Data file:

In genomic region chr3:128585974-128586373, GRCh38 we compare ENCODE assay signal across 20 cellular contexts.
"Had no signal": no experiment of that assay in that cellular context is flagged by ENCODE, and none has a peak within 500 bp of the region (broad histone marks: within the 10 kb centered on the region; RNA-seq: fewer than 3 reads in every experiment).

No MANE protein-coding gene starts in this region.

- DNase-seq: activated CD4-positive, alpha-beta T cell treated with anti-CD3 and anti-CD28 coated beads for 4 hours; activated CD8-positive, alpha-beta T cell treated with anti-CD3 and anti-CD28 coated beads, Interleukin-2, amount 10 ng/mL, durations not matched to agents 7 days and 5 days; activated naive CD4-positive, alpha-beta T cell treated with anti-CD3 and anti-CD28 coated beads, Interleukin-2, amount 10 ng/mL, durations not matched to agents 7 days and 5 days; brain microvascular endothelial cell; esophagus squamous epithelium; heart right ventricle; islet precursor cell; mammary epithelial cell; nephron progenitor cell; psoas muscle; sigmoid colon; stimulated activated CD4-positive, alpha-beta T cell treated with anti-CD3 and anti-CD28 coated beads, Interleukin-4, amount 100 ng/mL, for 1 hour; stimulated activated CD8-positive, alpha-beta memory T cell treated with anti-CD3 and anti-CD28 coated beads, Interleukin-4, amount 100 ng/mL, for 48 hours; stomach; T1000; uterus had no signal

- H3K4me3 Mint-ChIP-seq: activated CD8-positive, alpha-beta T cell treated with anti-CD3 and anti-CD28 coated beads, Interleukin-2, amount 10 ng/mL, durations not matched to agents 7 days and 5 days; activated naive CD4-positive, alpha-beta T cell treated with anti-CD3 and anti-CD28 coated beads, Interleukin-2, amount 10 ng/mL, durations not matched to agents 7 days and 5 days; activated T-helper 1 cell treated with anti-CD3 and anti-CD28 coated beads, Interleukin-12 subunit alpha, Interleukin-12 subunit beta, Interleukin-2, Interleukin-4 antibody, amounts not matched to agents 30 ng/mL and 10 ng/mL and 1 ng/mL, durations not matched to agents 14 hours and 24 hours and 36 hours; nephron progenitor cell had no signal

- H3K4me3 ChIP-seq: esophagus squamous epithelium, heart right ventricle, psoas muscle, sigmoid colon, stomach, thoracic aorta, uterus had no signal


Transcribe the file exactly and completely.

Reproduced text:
In genomic region chr3:128585974-128586373, GRCh38 we compare ENCODE assay signal across 20 cellular contexts.
"Had no signal": no experiment of that assay in that cellular context is flagged by ENCODE, and none has a peak within 500 bp of the region (broad histone marks: within the 10 kb centered on the region; RNA-seq: fewer than 3 reads in every experiment).

No MANE protein-coding gene starts in this region.

- DNase-seq: activated CD4-positive, alpha-beta T cell treated with anti-CD3 and anti-CD28 coated beads for 4 hours; activated CD8-positive, alpha-beta T cell treated with anti-CD3 and anti-CD28 coated beads, Interleukin-2, amount 10 ng/mL, durations not matched to agents 7 days and 5 days; activated naive CD4-positive, alpha-beta T cell treated with anti-CD3 and anti-CD28 coated beads, Interleukin-2, amount 10 ng/mL, durations not matched to agents 7 days and 5 days; brain microvascular endothelial cell; esophagus squamous epithelium; heart right ventricle; islet precursor cell; mammary epithelial cell; nephron progenitor cell; psoas muscle; sigmoid colon; stimulated activated CD4-positive, alpha-beta T cell treated with anti-CD3 and anti-CD28 coated beads, Interleukin-4, amount 100 ng/mL, for 1 hour; stimulated activated CD8-positive, alpha-beta memory T cell treated with anti-CD3 and anti-CD28 coated beads, Interleukin-4, amount 100 ng/mL, for 48 hours; stomach; T1000; uterus had no signal

- H3K4me3 Mint-ChIP-seq: activated CD8-positive, alpha-beta T cell treated with anti-CD3 and anti-CD28 coated beads, Interleukin-2, amount 10 ng/mL, durations not matched to agents 7 days and 5 days; activated naive CD4-positive, alpha-beta T cell treated with anti-CD3 and anti-CD28 coated beads, Interleukin-2, amount 10 ng/mL, durations not matched to agents 7 days and 5 days; activated T-helper 1 cell treated with anti-CD3 and anti-CD28 coated beads, Interleukin-12 subunit alpha, Interleukin-12 subunit beta, Interleukin-2, Interleukin-4 antibody, amounts not matched to agents 30 ng/mL and 10 ng/mL and 1 ng/mL, durations not matched to agents 14 hours and 24 hours and 36 hours; nephron progenitor cell had no signal

- H3K4me3 ChIP-seq: esophagus squamous epithelium, heart right ventricle, psoas muscle, sigmoid colon, stomach, thoracic aorta, uterus had no signal